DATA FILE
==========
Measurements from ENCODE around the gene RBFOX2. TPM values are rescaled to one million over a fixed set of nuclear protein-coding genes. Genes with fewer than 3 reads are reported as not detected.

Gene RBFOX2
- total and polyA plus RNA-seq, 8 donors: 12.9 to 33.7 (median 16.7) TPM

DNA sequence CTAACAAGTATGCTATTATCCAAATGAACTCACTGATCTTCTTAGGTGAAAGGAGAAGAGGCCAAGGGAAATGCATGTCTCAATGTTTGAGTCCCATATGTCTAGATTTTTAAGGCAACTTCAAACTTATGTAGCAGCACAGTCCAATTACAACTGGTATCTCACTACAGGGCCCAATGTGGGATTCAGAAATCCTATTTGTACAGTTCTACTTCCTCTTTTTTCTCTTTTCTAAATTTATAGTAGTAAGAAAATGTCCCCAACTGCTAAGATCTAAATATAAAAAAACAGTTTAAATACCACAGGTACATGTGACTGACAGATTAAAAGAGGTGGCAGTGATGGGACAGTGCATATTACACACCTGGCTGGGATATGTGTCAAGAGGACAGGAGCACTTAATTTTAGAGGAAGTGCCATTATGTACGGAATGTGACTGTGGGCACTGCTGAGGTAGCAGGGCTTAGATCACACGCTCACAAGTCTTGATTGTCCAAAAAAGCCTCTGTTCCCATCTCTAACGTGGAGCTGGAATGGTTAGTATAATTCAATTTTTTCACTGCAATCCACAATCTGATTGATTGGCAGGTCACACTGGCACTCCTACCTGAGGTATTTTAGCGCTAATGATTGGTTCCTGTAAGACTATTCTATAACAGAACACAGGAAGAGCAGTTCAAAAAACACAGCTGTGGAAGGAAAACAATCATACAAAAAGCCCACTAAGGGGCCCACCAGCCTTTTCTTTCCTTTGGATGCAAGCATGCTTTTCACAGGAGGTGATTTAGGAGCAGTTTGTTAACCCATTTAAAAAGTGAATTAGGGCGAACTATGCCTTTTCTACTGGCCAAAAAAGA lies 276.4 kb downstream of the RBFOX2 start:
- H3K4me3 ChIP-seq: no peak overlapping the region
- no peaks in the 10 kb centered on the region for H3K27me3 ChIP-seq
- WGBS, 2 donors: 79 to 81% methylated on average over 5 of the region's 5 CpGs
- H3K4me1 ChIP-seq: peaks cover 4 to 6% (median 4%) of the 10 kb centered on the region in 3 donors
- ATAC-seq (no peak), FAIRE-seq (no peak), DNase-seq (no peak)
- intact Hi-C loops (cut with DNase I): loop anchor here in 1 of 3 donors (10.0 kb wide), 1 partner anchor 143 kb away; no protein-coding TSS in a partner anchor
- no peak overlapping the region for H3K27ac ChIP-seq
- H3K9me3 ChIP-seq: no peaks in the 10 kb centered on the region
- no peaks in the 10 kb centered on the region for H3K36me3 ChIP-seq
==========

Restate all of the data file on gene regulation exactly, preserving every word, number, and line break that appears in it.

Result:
Measurements from ENCODE around the gene RBFOX2. TPM values are rescaled to one million over a fixed set of nuclear protein-coding genes. Genes with fewer than 3 reads are reported as not detected.

Gene RBFOX2
- total and polyA plus RNA-seq, 8 donors: 12.9 to 33.7 (median 16.7) TPM

DNA sequence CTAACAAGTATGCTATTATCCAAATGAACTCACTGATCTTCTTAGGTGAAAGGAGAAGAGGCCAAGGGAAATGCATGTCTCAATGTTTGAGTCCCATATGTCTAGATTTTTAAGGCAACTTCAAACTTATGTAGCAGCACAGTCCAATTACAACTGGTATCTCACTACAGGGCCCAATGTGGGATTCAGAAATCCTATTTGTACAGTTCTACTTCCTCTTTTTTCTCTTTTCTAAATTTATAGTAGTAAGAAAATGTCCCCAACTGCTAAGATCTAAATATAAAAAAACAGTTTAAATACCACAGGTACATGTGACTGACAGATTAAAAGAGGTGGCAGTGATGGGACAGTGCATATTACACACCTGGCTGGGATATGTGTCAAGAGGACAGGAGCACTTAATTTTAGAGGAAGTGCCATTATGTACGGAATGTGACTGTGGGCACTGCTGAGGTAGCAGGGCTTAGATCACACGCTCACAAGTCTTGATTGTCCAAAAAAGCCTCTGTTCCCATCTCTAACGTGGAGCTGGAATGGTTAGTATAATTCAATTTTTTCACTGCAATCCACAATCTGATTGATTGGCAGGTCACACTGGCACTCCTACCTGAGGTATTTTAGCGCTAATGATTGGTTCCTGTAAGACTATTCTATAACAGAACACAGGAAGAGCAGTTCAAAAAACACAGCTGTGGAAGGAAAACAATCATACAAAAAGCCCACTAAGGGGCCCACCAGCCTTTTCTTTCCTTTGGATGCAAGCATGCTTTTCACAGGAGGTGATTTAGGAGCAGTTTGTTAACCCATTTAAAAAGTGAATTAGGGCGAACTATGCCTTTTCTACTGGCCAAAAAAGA lies 276.4 kb downstream of the RBFOX2 start:
- H3K4me3 ChIP-seq: no peak overlapping the region
- no peaks in the 10 kb centered on the region for H3K27me3 ChIP-seq
- WGBS, 2 donors: 79 to 81% methylated on average over 5 of the region's 5 CpGs
- H3K4me1 ChIP-seq: peaks cover 4 to 6% (median 4%) of the 10 kb centered on the region in 3 donors
- ATAC-seq (no peak), FAIRE-seq (no peak), DNase-seq (no peak)
- intact Hi-C loops (cut with DNase I): loop anchor here in 1 of 3 donors (10.0 kb wide), 1 partner anchor 143 kb away; no protein-coding TSS in a partner anchor
- no peak overlapping the region for H3K27ac ChIP-seq
- H3K9me3 ChIP-seq: no peaks in the 10 kb centered on the region
- no peaks in the 10 kb centered on the region for H3K36me3 ChIP-seq